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Cyclists urged to get behind wheel of virtual lorry to cut road accidents

PUBLISHED: 07:00 28 August 2018

Police and TfL have launched a 360 degree film of the Met’s Exchanging Places programme, designed to reduce road danger.

Police and TfL have launched a 360 degree film of the Met's Exchanging Places programme, designed to reduce road danger.

Archant

Cyclists are being asked to put themselves in the driving seat of a lorry to prevent road accidents.

The commonest accidents causing serious injury to cyclists in London involve lorries.The commonest accidents causing serious injury to cyclists in London involve lorries.

The commonest cause of death and serious injury to cyclists involves collisions with heavy goods vehicles (HGVs), according to the Met Police and TfL.

There were 46 cyclist casualties in Redbridge in 2016, a decrease of 21per cent on the year before, the latest figures from Transport for London (TfL) reveal.

There were five cyclists seriously injured in 2016, according to analysis from pressure group Travel Independent.

So far this year eight cyclists have died on London’s roads.

Insp Tony Mannakee, the Met’s Road Danger Reduction manager with Supt Robert Revill.Insp Tony Mannakee, the Met’s Road Danger Reduction manager with Supt Robert Revill.

More than 70pc of cyclist deaths involved lorries in the past three years despite HGVs making up only 4pc of miles driven in the capital.

London Mayor Sadiq Khan, TfL and the police have vowed to eliminate deaths and serious injuries on the capital’s roads.

The Met’s roads and transport policing command along with TfL hope a virtual reality (VR) headset giving cyclists a 360 degree view from a lorry’s cab will help riders better understand what drivers can and can’t see.

It was launched on Tuesday, August 21.

Supt Robert Revill said: “It’s absolutely amazing. I’m really pleased with it. We’re aiming to reduce road deaths to zero by 2041.

“Anything we can do to protect cyclists and make roads safer must be a help.”

The brains behind the measure want to take it into schools, youth clubs and care homes to spread awareness of the risks lorries pose to cyclists and vulnerable pedestrians.

“It’s more practical because we can’t take a lorry along,” Supt Revill explained.

Police and TfL launched the technology as part of Vision Zero designed to eliminate accidents on the capital's transport network by 2041.Police and TfL launched the technology as part of Vision Zero designed to eliminate accidents on the capital's transport network by 2041.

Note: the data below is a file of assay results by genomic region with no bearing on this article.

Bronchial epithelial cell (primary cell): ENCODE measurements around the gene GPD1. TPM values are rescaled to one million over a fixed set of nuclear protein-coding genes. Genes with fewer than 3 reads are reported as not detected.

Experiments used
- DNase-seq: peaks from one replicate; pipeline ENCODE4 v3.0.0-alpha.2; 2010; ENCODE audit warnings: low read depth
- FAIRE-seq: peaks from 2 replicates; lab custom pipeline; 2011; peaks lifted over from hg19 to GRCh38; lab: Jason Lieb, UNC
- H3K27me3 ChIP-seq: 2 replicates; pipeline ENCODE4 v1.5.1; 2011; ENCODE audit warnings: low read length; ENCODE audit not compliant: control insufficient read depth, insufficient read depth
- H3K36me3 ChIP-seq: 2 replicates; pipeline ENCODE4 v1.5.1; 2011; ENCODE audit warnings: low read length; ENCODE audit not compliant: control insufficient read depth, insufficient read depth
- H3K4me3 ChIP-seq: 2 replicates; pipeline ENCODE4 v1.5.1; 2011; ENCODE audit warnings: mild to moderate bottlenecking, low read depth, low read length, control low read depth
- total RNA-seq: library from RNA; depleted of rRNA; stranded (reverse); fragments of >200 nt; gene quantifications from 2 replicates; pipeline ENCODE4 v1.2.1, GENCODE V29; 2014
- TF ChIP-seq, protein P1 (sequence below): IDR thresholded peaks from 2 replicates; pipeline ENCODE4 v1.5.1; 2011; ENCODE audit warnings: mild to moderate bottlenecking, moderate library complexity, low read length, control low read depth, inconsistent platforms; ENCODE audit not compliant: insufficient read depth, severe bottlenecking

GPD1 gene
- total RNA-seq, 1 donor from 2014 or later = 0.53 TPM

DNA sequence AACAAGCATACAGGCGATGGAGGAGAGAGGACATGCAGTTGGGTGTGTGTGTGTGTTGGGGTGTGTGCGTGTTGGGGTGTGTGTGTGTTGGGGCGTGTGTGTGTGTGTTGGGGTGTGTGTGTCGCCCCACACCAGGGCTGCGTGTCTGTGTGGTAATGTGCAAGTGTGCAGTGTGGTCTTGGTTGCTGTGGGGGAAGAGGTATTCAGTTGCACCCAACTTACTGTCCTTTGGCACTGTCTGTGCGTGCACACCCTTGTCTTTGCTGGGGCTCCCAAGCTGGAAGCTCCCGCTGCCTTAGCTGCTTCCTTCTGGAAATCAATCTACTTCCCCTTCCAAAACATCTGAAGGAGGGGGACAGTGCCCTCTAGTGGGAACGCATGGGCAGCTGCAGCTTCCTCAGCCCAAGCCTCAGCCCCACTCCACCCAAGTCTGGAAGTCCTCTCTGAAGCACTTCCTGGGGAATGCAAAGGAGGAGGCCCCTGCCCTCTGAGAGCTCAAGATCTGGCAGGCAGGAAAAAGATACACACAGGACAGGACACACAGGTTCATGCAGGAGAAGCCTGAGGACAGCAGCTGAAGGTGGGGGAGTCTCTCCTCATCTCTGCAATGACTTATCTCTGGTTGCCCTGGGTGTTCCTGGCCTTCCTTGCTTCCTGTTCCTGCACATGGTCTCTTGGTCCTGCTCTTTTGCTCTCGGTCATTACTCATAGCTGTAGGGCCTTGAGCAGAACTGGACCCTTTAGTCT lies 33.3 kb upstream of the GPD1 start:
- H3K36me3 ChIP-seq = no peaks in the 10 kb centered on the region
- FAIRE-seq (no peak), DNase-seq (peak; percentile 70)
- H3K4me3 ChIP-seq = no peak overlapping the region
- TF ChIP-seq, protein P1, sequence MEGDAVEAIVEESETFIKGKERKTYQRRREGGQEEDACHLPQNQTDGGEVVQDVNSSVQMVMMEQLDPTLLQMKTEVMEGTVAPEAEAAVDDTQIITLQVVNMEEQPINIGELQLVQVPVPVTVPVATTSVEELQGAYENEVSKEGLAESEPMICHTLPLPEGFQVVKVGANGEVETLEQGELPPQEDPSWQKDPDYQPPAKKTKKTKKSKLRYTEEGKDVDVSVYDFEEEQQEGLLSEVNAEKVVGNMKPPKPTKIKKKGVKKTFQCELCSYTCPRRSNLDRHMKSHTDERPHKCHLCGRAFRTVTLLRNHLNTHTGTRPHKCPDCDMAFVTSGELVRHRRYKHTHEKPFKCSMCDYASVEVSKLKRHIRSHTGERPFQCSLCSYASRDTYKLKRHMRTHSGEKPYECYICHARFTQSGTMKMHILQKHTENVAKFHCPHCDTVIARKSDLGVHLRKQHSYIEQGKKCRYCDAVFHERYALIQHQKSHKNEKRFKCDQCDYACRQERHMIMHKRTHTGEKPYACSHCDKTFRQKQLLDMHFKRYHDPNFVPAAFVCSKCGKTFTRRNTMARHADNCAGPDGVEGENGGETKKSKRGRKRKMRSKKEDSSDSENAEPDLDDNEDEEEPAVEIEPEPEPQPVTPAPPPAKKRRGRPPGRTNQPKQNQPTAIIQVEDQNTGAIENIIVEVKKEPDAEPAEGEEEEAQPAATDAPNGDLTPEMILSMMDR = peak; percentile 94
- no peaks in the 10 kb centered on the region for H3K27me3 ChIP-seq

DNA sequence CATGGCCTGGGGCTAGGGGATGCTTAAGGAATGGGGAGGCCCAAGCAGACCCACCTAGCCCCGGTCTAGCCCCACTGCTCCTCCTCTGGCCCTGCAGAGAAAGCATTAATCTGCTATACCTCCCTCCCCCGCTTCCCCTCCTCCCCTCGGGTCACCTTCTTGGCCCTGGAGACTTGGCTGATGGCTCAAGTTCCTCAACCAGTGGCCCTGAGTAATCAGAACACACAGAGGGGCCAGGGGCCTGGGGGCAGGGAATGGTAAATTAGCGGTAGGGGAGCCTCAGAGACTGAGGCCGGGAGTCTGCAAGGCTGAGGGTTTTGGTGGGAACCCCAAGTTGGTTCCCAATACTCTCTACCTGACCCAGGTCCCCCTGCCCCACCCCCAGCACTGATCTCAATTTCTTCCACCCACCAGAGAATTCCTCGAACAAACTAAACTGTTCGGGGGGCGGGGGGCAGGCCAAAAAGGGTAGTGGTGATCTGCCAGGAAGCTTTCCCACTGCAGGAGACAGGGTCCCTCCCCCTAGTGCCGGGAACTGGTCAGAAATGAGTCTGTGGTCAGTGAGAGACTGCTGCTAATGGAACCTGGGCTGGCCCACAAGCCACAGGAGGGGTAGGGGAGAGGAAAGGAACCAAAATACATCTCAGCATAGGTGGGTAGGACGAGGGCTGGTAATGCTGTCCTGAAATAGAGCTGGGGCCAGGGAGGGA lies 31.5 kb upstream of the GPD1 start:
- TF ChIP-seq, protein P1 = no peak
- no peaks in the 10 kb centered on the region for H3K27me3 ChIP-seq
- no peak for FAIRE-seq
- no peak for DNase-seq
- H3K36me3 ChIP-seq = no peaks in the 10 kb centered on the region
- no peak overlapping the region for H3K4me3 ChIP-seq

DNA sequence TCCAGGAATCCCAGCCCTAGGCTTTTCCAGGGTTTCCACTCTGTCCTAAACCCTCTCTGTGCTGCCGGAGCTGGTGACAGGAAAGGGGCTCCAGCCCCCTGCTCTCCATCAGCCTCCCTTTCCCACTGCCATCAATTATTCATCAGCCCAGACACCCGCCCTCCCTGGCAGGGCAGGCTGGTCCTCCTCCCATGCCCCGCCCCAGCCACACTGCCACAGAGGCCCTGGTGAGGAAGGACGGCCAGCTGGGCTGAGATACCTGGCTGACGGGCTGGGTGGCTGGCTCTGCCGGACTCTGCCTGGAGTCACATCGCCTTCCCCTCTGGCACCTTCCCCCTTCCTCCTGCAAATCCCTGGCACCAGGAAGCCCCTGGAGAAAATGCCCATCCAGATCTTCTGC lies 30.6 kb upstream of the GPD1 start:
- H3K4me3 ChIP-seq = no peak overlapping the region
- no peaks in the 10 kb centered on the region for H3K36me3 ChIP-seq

Simon Munk from the London Cycling Campaign said: “In east London, we’re seeing some major changes moving forward for a few key junctions such as Charlie Brown’s Roundabout and the Stratford gyratory.

“But we know there are far too many dangerous junctions left that feature no plans and have no funding.

“We need far more rapid action on dangerous junctions, more 20mph zones, more cycle tracks on main roads, more low traffic neighbourhoods, more willingness to back fine words with real action.”

Mr Munk welcomed the VR headset but called for more protected cycle lanes and separate traffic signals so more people would feel more comfortable cycling.

Police and TfL have launched a 360 degree film of the Met’s Exchanging Places programme, designed to reduce road danger.Police and TfL have launched a 360 degree film of the Met’s Exchanging Places programme, designed to reduce road danger.

The VR programme itself – called Exchanging Places – was filmed in and around an HGV.

It shows a cyclist passing and the driver’s restricted view from the cab. People wearing the headset get to see all this from the cyclist’s and driver’s points of view.

Hitchin Nomads cycling club member Brian Ruggles – who had a go – said: “It was really good. You get a better idea of what the lorry driver can see of you.

“But the lessons need to be for both sides – cyclists and drivers.”

The Met and TfL want to take the programme to schools, youth clubs, libraries and care homes across east London.The Met and TfL want to take the programme to schools, youth clubs, libraries and care homes across east London.

Inspector Tony Mannakee, the Met’s road danger reduction manager, said the headsets would allow the police to reach a wider audience.

“We’re working very hard to reduce fatal and serious collisions. We want to get across the message that everybody’s got a shared responsibility on the roads.

“Everybody needs to respect each other and understand what it’s like to be a cyclist and what it’s like to be in the cab of an HGV.”

TfL plans to bring in a star rating for HGVs based on how well a driver can see from a cab. Only vehicles rated three stars or more or those with enhanced safety will be allowed on the capital’s roads from 2024.

HGVs are the commonest cause of road traffic accidents involving cyclists in London.HGVs are the commonest cause of road traffic accidents involving cyclists in London.

Joshua Harris of road safety charity Brake welcomed the approach saying: “All road deaths are preventable and tragic.

“HGVs are involved in half of all cycling deaths in London so it is vitally important that steps are taken.”

And TfL is renewing calls for volunteers to help police monitor vehicle speeds on the borough’s roads.

Since they began in August 2015 27 joint speed detecting sessions have caught 477 speeding vehicles in Redbridge.

Sign up at communityroadwatch@metpolice.uk

Contact exchangingplaces@metpolice.uk for details of the VR programme.

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